Apart from this toolkit containing 20 concept papers and around 75 interactive activities, the YABC toolkit package includes 6 presentations on the artistic platforms for social mobilization previously mentioned, guidelines on the community engagement activity cycle, and a manual for peer educators.
YABC in Sri Lanka
Following the positive response to the training of YABC peer educators conducted in Vavuniya in December 2010, the SLRCS Youth Department proposed the organisation of a second training of YABC peer educators for youth from branches that were not represented in the first one last year. With a view to continuously building the capacity of youth in accordance with the YABC educational itinerary in place, the Youth Department will selected among the pool of young people that were trained as YABC peer educators in the last training, 3 persons who showed strong commitment to the initiative and who have been actively implementing it in the field since their training in December, 2010. These key persons were coached two days prior to the training and one day following it by two experienced YABC trainers with a view to actively supporting the trainers in the delivery of the training and being further qualified as YABC trainers, therefore able to deliver the future trainings of YABC peer educators in Sri Lanka and globally.
The training of YABC peer educators is innovative because it goes beyond skills development. It celebrates the idealism, enthusiasm and creativity of youth and encourages them to lead by example while demonstrating how to harness their energy for meaningful service delivery within their communities.
General objectives of this second training of YABC peer educators
1. Expand the network of YABC peer educators in Sri Lanka by building the capacity of Red Cross youth to use the YABC toolkit and implement the initiative within the framework of their National Society activities. In line with this, the training will also aim at:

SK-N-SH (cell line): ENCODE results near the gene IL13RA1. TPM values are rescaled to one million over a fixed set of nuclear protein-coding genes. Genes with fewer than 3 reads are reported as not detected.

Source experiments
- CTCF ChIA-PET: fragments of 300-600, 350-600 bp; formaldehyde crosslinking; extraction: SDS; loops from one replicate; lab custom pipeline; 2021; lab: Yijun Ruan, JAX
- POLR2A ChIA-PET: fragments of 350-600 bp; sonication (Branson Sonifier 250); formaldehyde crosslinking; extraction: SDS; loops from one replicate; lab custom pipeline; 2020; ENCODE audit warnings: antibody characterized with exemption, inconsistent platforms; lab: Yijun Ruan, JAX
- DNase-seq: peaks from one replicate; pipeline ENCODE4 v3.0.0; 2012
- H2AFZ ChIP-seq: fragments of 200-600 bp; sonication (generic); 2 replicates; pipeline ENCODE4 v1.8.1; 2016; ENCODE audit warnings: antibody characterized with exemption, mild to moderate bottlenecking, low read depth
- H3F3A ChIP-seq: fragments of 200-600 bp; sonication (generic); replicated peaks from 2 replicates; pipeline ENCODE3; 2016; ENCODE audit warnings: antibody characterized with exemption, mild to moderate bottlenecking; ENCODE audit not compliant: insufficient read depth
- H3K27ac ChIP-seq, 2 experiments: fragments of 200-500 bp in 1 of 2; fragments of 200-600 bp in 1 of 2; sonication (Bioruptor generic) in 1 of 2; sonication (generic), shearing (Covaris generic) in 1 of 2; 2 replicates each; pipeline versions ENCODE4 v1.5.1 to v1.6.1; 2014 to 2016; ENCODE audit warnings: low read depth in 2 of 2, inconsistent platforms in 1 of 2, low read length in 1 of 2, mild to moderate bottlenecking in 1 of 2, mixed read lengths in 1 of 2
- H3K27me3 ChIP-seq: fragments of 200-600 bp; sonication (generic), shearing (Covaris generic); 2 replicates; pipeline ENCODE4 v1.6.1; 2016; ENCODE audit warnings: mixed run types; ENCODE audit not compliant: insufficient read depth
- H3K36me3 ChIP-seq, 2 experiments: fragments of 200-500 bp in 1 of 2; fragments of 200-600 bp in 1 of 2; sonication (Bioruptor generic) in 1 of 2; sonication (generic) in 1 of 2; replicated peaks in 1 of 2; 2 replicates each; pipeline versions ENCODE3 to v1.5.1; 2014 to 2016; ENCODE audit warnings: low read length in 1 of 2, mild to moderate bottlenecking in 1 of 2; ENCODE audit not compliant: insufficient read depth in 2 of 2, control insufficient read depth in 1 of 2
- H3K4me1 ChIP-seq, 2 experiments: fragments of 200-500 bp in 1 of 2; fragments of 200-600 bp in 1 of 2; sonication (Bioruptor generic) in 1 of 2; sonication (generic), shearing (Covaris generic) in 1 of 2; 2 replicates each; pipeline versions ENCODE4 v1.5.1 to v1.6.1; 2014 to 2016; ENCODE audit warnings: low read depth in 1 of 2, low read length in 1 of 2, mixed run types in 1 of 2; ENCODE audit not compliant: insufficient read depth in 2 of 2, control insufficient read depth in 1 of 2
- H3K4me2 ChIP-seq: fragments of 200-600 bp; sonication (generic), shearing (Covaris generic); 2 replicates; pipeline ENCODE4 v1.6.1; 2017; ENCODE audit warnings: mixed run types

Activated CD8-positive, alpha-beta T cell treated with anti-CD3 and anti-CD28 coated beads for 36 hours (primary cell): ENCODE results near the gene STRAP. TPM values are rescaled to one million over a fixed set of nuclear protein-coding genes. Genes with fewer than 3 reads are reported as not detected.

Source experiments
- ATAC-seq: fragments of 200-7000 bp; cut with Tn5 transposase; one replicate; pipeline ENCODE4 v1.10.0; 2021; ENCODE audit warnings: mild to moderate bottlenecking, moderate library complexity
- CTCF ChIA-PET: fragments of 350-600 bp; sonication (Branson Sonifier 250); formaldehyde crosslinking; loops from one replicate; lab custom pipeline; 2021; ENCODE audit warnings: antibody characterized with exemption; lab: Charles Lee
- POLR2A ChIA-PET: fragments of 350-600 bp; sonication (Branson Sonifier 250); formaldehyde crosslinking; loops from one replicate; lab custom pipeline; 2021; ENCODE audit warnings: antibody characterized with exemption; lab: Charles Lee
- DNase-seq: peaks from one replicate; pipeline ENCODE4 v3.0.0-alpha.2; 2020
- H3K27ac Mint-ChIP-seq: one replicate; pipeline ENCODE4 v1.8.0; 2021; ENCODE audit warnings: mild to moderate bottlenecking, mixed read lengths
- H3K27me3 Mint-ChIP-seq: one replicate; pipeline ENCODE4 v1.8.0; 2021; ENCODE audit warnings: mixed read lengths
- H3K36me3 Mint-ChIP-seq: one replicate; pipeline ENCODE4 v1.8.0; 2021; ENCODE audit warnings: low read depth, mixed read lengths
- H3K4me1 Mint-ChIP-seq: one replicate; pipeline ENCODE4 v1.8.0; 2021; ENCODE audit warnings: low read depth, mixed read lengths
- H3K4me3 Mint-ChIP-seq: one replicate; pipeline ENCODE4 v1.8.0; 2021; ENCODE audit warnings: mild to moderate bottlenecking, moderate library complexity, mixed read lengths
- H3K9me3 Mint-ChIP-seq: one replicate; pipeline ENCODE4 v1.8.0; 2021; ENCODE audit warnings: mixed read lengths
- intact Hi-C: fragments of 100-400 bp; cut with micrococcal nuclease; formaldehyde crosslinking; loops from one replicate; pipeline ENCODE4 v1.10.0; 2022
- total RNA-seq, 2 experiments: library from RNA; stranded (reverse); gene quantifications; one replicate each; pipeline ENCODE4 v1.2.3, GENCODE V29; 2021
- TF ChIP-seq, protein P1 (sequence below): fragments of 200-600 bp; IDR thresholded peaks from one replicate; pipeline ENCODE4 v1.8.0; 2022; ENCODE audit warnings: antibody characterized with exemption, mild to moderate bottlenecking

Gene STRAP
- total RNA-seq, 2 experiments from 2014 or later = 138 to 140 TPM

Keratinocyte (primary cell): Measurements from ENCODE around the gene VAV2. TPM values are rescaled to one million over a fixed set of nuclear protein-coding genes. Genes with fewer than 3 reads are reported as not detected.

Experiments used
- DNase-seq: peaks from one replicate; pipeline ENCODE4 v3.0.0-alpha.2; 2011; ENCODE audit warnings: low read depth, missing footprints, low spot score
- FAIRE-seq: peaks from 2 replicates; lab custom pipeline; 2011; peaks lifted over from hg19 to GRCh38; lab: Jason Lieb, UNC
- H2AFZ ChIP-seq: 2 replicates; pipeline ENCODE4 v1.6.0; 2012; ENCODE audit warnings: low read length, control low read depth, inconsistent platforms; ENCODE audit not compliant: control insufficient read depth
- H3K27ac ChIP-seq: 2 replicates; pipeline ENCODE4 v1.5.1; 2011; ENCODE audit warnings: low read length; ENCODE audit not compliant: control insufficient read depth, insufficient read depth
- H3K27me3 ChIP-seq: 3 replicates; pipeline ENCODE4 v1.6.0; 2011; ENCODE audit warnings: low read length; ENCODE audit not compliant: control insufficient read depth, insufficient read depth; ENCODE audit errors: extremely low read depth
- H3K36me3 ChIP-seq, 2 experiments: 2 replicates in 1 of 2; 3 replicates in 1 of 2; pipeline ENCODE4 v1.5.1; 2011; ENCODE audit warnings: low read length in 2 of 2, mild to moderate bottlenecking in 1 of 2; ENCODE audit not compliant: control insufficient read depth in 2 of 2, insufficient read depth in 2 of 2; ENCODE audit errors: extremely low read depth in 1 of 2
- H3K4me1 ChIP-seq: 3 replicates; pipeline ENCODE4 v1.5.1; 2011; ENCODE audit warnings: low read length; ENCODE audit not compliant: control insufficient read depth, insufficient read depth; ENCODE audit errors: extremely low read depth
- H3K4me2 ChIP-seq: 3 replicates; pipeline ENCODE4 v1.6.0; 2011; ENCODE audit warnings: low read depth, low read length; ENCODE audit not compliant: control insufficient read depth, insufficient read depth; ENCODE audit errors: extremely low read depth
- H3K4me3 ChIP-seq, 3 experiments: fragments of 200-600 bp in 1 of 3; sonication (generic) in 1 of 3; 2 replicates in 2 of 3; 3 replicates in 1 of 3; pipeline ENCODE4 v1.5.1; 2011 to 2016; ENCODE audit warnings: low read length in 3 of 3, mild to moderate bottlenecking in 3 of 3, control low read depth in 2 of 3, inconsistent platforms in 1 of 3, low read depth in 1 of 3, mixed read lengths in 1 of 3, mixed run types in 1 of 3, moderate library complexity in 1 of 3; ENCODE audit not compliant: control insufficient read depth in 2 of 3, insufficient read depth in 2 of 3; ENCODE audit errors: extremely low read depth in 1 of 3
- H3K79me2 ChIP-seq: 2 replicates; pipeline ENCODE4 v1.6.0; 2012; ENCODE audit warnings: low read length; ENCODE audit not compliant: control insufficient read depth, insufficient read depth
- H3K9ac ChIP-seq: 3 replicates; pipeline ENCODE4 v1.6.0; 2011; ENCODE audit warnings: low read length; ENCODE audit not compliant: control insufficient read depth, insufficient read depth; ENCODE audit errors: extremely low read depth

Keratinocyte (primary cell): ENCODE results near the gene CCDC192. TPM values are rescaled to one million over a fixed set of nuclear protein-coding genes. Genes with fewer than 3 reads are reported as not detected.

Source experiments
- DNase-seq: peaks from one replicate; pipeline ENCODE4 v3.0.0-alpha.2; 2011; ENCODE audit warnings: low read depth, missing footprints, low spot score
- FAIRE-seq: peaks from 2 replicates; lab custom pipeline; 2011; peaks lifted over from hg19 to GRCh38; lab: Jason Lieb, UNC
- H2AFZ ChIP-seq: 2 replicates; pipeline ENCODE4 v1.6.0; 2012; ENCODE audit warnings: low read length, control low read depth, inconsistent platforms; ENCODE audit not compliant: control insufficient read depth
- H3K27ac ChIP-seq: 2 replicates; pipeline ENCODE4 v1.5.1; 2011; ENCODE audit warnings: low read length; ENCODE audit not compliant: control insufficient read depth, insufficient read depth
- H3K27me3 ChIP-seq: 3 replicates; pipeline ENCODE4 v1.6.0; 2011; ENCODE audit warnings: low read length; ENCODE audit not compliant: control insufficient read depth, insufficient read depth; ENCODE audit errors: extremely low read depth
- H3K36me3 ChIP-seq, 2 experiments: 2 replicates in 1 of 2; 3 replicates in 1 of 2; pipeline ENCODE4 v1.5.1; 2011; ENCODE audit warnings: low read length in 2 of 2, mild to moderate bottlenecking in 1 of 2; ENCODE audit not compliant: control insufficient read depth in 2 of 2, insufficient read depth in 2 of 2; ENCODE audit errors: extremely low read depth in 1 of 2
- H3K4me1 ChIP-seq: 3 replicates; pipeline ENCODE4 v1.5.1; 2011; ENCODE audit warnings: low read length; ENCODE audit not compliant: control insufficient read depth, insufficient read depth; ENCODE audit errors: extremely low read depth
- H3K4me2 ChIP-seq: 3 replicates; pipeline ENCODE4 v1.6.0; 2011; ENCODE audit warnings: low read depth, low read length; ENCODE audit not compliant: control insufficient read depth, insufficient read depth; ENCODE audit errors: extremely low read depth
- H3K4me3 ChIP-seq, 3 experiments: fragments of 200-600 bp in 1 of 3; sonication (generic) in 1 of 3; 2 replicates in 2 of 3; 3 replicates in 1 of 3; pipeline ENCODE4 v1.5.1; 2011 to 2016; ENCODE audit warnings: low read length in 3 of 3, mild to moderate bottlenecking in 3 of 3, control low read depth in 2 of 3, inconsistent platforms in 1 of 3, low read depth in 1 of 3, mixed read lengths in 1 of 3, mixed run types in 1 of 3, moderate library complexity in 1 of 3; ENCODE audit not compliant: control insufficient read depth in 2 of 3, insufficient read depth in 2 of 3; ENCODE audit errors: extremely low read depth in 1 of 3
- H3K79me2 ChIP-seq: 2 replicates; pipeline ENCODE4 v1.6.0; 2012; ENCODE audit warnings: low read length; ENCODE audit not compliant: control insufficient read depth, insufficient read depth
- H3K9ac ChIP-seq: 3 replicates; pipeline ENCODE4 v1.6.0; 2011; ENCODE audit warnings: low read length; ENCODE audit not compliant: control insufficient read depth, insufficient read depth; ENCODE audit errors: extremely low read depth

• Increasing their awareness and understanding of the 7 Fundamental Principles and the underpinning Humanitarian Values, thematic issues and behavioural skills in order to be able to disseminate and act upon them on a daily basis ;
• Familiarising them with the non-cognitive methodology and materials of the YABC toolkit so as to enable them using it within their National Society, region and/or zone.
2. Develop the network of YABC trainers in Sri Lanka by building the capacity of a few key Red Cross youth leaders who are strongly committed members of the network of YABC peer educators already existing in Sri Lanka and have actively implemented the initiative within the framework of their National Society activities.
Considering that behavioural change is a process that requires commitment, participants will be encouraged to think beyond the training to how they can utilise what they have learned during the training, in their work. Additionally they will be asked to make a personal commitment to furthering the YABC initiative in Sri Lanka by committing to share their progress with the network of Peer Educators in Sri Lanka.
In 2008-2009, the IFRC P&V department in Geneva developed a draft skills-based toolkit for YABC, together with the Youth Commission, Youth focal point of the Organisational Development Department, and a network of youth leaders from 42 National Societies world-wide. Here is an update on what we are doing in this respect.